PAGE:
Homeownership For Millennials In Doubt
Progressives have had a lot to cheer with the reforms put in place by the Dodd-Frank financial overhaul, but one reform could prevent many recent college graduates from being able to buy their own home.
As a result of the legislation, banks may begin cracking down on risky lending practices by requiring a minimum down payment of 10 or 20 percent to get a mortgage. Although the intent of the requirement was to reduce risky lending and prevent a financial crisis like the one that occurred in 2007, these reforms would prevent 47 percent of Americans from getting a mortgage, cripple the housing market, and stunt the growth of the economy.
The proposal, which has yet to take effect, encourages banks to give out ‘qualified residential mortgages’ (QRMs) that comply with certain federal regulations. The reason why this reform hasn't been implemented yet is that federal regulators are still hammering out the regulations associated with QRMs—like the 10 or 20 percent down payment rule.
If approved, the rule would affect many smaller community banks that operate with small margins, preventing them from giving out mortgages that do not qualify as QRMs.
"If the rule requires a minimum down payment of 20 percent, much of the first-time buyer market outside of FHA [Federal Housing Administration] would simply disappear," said National Association of Realtors Real Estate Services Director Ken Terpeta.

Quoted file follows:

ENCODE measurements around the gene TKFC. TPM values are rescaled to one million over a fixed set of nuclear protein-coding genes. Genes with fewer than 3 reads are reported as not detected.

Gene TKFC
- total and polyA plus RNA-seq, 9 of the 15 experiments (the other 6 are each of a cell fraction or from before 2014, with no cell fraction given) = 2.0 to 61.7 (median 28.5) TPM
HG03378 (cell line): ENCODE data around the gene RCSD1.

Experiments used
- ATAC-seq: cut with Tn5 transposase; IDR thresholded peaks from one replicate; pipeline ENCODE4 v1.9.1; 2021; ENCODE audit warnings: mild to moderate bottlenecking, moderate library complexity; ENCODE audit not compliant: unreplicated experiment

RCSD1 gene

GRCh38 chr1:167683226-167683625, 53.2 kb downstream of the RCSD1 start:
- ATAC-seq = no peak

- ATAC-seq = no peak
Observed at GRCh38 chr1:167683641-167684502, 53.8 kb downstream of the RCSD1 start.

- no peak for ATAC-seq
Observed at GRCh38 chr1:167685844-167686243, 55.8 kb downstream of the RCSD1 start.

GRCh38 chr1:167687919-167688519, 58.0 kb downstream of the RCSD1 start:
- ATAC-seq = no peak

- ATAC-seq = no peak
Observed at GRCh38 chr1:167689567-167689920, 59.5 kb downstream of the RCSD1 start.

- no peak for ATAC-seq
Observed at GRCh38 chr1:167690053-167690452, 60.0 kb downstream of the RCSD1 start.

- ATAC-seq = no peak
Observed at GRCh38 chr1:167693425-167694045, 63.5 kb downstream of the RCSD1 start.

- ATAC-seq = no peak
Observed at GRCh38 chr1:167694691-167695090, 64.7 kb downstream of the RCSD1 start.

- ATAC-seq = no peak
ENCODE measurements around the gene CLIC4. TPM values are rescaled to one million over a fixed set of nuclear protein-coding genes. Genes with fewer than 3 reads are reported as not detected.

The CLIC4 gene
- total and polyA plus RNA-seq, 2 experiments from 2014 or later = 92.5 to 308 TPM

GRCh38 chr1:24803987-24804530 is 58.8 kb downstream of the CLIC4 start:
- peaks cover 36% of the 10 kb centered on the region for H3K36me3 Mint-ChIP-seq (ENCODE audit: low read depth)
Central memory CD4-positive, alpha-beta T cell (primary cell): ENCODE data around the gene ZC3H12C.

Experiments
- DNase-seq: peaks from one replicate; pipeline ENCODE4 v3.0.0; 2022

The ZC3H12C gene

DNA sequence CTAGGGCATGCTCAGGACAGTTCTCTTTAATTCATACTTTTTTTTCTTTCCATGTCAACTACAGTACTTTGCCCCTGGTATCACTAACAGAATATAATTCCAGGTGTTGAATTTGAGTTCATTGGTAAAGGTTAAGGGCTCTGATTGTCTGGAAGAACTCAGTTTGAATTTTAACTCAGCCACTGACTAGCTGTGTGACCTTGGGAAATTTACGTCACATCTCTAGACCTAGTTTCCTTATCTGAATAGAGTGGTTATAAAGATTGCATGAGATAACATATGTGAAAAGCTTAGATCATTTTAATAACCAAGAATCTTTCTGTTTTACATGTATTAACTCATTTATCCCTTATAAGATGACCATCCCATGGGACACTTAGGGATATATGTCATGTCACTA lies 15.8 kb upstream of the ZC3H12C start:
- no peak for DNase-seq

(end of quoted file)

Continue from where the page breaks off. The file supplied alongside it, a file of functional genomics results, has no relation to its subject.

Minimum down payments would fundamentally change the American Dream for recent college graduates.
And with poor job prospects and rising student debt, even a 10 percent minimum down payment would make home ownership nearly impossible for recent college graduates. The Center for Responsible Lending estimates that if regulators mandate a 10 percent down payment, “it [will] take a household with median income 21 years to save enough to cover the down payment and closing costs [on a median value home].”
The result is that the average college graduate who completes school this year will not be able to get a typical mortgage until 2033. That wait gets longer if you factor in that two-thirds of graduates leave school with more than $25,000 in student debt stitched to their bachelor’s degrees. If the minimum down payment is bumped to 20 percent, that wait would be even longer.
As federal regulators continue to draft the QRM rule, they must consider the serious impact of over-regulation. Instead of a 10 percent minimum down payment, less intrusive regulations could be put in place while still accomplishing the goal of risk reduction, such as a 3 percent minimum down payment, or a minimum credit score.
A National Community Reinvestment Coalition analysis showed that loans originating in 2006, on the precipice of the crisis, faced a foreclosure rate of 2.26 percent in 2008, when the crisis was in full swing. At the same time, loans with a down payment of 3 percent or more had only a 0.26 foreclosure rate, and loans that were given to borrowers with a credit score of at least 620, regardless of down payment, had a foreclosure rate of 0.52.
Either a minimum down payment requirement of 3 percent or a minimum credit score requirement of 620 would successfully reduce foreclosure rates to an acceptable level, while still allowing average Americans and recent college graduates to join the market and get a mortgage.
The mortgage finance system will significantly benefit from new underwriting rules, but gratuitously punishing consumers will neither help the mortgage finance system, nor the economic recovery. Consumer advocates and banking advocates are uniting to oppose the exorbitant, exploitatively high down payment requirements.
Students and young Americans should continue to push for a lower down payment requirement.
Paul Esker and Sam Hughes are economics interns with the Center for American Progress.
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